By default, this column is called EXIVITY_AGGR_COUNT but an alternative name may be specified using the optional counter_column parameter.

Any of counter_column, counter_col, count_column or count_col may be used as the parameter name. They all work in the same way.

For example, the following statement will perform the aggregation and place the counts for each row into a column called merged_row_count

aggregate counter_column merged_row_count category match quantity sum

If the column specified by counter_column does not exist then it will be created.

If the column does exist then the contents will be overwritten.

Note that the column named by counter_column may not be assigned an aggregation function. If it is, then an error will be logged and the transform will fail for the current data date.

Non time-sensitive aggregation

When the notime parameter is specified, the aggregation process treats any columns flagged as start and end times in the data as data columns, not timestamp columns.

In this case when comparing two rows to see if they can be merged, the aggregation function simply checks to see if all the columns with a function of match are the same, and if they are the two rows are merged into one by applying the appropriate function to each column in turn.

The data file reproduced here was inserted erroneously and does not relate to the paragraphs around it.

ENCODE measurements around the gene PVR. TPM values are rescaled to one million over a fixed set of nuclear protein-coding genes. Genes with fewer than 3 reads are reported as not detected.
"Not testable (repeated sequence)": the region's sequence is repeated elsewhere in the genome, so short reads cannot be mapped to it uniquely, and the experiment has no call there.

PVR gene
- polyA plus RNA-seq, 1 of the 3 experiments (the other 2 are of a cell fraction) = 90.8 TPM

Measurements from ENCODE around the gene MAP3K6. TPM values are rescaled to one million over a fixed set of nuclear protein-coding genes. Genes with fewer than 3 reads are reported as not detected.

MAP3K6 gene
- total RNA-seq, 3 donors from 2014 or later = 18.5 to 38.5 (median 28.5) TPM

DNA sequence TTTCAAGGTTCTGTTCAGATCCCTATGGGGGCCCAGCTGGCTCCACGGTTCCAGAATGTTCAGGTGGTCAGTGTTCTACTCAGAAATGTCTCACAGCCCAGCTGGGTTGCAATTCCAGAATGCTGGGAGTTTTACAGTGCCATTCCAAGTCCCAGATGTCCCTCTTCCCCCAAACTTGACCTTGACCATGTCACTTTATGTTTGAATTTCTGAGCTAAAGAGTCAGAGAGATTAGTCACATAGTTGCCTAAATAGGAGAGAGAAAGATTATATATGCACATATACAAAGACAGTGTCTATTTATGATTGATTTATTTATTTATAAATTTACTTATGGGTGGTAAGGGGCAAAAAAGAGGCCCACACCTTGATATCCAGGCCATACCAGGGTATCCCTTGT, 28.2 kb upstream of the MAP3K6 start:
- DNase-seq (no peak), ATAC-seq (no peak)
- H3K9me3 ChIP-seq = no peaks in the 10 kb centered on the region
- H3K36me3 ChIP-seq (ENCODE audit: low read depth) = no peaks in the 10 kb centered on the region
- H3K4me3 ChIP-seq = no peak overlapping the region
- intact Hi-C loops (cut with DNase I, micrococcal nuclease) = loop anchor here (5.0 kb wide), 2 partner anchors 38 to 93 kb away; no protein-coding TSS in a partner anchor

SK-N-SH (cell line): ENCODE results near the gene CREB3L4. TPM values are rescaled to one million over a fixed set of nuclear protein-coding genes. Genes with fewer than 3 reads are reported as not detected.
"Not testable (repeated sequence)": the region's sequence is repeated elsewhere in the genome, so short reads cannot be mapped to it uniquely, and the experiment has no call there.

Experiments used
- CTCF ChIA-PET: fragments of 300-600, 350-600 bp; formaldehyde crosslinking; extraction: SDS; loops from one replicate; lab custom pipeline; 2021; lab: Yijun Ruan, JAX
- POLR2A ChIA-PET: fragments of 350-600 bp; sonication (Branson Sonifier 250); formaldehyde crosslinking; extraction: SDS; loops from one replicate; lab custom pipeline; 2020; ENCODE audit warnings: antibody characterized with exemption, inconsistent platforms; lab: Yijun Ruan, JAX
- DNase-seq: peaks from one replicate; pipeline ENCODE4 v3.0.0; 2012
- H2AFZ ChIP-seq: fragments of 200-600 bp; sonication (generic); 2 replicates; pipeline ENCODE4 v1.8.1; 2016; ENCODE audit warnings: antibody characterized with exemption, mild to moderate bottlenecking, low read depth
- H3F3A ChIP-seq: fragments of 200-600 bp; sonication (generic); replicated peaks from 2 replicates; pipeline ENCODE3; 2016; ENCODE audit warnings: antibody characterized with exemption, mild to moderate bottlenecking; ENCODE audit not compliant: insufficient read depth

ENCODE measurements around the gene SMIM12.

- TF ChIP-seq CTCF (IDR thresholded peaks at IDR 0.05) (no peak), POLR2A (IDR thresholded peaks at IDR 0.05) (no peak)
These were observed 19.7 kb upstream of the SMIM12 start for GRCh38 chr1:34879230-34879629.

The following illustrates the aggregate statement being used to remove duplicate rows from a DSET:

# The first column in the DSET being aggregated
# is called subscription_id

aggregate notime default_function match subscription_id match

The analysis of the statement above is as follows:

  • notime - we are not interested in timestamps

  • default_function match - by default every column has to match before records can be aggregated

  • subscription_id match - this is effectively redundant as the default_function is match but needs to be present because at least one pair of colname function parameters is required by the aggregate statement

The resulting DSET will have no duplicate data rows, as each group of rows whose column values were the same were collapsed into a single record.

Row reduction while preserving data